Time for African shielders to protect vulnerable from abuse
Historically, the liberal media in Africa rarely report anything positive about Africa.That has recently changed partly because mainstream media has been neutralised by social media that act as source of information. Africans reading newspaper in western world or watching news about what’s happening back in their countries has for decades been distressing experience to say the least. Hardly a month would pass by without reports about severe cases of military coup, civil war, corruption, political violence and murders, physical and sexual violence against women and children. Having both African and Western World experiences, I know that violence against children, be it physical or emotional violence or even sexual abuse, happens everywhere, in every country and at all levels of society.
In Africa, as Martin Meredith noted,Violence and abuse most often occur in the shadows. These fundamental violations of children’s rights largely go undetected, unreported and in many cases they are even socially and culturally accepted in African societies. Most victims know the perpetrators and these crimes are often committed in places where children should feel safest like their homes, schools or communities.Barbara Kingsolver noted in her book a need to address the taboo of talking about violence and abuse against African children and make their safety a priority. Better prevention and more targeted responses and further strengthening of existing child protection systems is needed, as seen in developed countries.Victims of violence and abuse need the best possible medical, psychosocial and legal support.Form teachers, social workers, legal practitioners and health personnel play a key role in this regard.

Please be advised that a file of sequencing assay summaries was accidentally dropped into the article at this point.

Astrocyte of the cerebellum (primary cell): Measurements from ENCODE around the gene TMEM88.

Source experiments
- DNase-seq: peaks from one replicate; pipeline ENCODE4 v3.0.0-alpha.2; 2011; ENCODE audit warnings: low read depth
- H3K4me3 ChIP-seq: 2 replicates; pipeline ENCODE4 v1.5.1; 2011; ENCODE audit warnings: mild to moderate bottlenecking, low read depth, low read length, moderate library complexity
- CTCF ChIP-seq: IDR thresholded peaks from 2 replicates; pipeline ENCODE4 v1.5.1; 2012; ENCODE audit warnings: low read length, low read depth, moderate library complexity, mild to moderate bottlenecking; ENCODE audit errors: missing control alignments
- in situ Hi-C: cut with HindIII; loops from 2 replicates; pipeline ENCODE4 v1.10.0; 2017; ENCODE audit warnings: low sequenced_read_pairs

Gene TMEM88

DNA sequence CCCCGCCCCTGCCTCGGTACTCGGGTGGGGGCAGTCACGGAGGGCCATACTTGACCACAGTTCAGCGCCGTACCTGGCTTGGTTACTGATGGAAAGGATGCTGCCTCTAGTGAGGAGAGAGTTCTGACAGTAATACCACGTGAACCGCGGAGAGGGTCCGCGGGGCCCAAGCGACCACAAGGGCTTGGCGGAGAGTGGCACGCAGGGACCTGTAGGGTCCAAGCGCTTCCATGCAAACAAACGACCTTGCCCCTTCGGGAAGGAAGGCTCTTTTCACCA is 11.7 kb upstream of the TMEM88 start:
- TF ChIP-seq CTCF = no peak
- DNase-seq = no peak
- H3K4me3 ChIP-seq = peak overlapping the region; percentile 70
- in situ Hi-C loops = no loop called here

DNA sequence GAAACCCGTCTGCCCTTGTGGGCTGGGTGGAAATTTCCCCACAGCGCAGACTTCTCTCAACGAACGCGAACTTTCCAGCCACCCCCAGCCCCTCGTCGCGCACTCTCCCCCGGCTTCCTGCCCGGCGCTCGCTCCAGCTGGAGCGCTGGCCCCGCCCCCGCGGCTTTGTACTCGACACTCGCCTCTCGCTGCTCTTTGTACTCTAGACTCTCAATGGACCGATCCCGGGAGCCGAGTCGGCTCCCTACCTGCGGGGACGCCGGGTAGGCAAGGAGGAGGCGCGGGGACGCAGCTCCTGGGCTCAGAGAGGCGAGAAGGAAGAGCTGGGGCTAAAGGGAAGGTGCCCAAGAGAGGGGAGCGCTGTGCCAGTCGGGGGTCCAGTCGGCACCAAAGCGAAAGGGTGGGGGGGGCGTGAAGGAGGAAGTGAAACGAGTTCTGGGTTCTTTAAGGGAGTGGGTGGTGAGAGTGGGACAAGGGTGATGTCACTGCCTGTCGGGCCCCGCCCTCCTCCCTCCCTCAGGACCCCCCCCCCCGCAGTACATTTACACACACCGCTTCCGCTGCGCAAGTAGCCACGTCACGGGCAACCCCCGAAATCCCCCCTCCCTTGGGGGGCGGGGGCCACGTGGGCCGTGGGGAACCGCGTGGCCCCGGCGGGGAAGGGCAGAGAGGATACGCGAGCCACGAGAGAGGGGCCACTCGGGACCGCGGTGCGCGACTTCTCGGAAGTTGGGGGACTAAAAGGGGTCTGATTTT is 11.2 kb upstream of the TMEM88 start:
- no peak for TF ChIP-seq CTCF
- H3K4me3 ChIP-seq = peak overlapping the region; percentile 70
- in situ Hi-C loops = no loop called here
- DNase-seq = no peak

More clear commitments across various government agencies to prevent and respond to violence in all its forms is important.Violence against children is unacceptable and can and must be prevented and all Africans have a role to play. This includes parents, extended families and community members, teachers, religious and community leaders and the media. First of all, we need to know what the real dimension of violence against children is not an African problem.French author Ingrid Betancourt shared her experiences in the jungles of Latin America.Overall the prevalence is increasing across the world.Pessimists attributes this to the facts that more children and their families are encouraged to speak up and talk about their experience.There is comprehensive data yet available about violence against children in African countries and that means it is difficult to compare trends there with Western countries.Apart from violence and abuse, African children may not have land available for them by the time they attain adulthood because of foreign land grab.Contador Harrison is calling on every African to speak up on behalf of our children. Just because I can’t always see violence, doesn’t mean it isn’t there.